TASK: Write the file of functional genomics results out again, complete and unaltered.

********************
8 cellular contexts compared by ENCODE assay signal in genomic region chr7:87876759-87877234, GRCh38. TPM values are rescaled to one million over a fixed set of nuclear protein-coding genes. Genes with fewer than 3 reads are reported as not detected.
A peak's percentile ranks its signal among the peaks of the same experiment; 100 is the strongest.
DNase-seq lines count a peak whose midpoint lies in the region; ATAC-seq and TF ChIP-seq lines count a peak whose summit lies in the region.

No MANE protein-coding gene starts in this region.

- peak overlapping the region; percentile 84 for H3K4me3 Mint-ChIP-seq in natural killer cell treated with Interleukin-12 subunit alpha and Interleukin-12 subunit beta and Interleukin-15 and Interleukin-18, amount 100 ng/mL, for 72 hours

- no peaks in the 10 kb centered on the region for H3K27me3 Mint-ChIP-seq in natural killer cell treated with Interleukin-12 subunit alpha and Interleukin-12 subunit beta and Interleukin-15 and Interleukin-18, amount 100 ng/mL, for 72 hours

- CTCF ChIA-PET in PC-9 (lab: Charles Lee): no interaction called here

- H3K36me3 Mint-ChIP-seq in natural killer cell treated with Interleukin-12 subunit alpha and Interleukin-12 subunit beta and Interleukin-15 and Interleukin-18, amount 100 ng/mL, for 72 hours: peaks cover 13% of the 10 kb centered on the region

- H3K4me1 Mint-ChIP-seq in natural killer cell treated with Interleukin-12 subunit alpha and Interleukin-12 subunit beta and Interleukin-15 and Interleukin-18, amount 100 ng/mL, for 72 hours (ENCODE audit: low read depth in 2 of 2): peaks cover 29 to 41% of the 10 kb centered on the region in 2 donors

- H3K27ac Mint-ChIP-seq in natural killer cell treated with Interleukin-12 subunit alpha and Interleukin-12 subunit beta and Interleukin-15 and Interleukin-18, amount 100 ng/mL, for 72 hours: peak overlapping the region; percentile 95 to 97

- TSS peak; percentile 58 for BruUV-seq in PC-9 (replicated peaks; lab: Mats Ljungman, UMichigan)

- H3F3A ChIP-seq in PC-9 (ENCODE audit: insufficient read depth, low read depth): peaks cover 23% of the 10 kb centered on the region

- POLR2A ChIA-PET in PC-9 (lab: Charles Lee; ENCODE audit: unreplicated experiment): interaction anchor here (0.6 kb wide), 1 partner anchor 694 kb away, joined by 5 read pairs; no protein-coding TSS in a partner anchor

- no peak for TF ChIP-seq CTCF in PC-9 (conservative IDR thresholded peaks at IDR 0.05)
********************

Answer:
8 cellular contexts compared by ENCODE assay signal in genomic region chr7:87876759-87877234, GRCh38. TPM values are rescaled to one million over a fixed set of nuclear protein-coding genes. Genes with fewer than 3 reads are reported as not detected.
A peak's percentile ranks its signal among the peaks of the same experiment; 100 is the strongest.
DNase-seq lines count a peak whose midpoint lies in the region; ATAC-seq and TF ChIP-seq lines count a peak whose summit lies in the region.

No MANE protein-coding gene starts in this region.

- peak overlapping the region; percentile 84 for H3K4me3 Mint-ChIP-seq in natural killer cell treated with Interleukin-12 subunit alpha and Interleukin-12 subunit beta and Interleukin-15 and Interleukin-18, amount 100 ng/mL, for 72 hours

- no peaks in the 10 kb centered on the region for H3K27me3 Mint-ChIP-seq in natural killer cell treated with Interleukin-12 subunit alpha and Interleukin-12 subunit beta and Interleukin-15 and Interleukin-18, amount 100 ng/mL, for 72 hours

- CTCF ChIA-PET in PC-9 (lab: Charles Lee): no interaction called here

- H3K36me3 Mint-ChIP-seq in natural killer cell treated with Interleukin-12 subunit alpha and Interleukin-12 subunit beta and Interleukin-15 and Interleukin-18, amount 100 ng/mL, for 72 hours: peaks cover 13% of the 10 kb centered on the region

- H3K4me1 Mint-ChIP-seq in natural killer cell treated with Interleukin-12 subunit alpha and Interleukin-12 subunit beta and Interleukin-15 and Interleukin-18, amount 100 ng/mL, for 72 hours (ENCODE audit: low read depth in 2 of 2): peaks cover 29 to 41% of the 10 kb centered on the region in 2 donors

- H3K27ac Mint-ChIP-seq in natural killer cell treated with Interleukin-12 subunit alpha and Interleukin-12 subunit beta and Interleukin-15 and Interleukin-18, amount 100 ng/mL, for 72 hours: peak overlapping the region; percentile 95 to 97

- TSS peak; percentile 58 for BruUV-seq in PC-9 (replicated peaks; lab: Mats Ljungman, UMichigan)

- H3F3A ChIP-seq in PC-9 (ENCODE audit: insufficient read depth, low read depth): peaks cover 23% of the 10 kb centered on the region

- POLR2A ChIA-PET in PC-9 (lab: Charles Lee; ENCODE audit: unreplicated experiment): interaction anchor here (0.6 kb wide), 1 partner anchor 694 kb away, joined by 5 read pairs; no protein-coding TSS in a partner anchor

- no peak for TF ChIP-seq CTCF in PC-9 (conservative IDR thresholded peaks at IDR 0.05)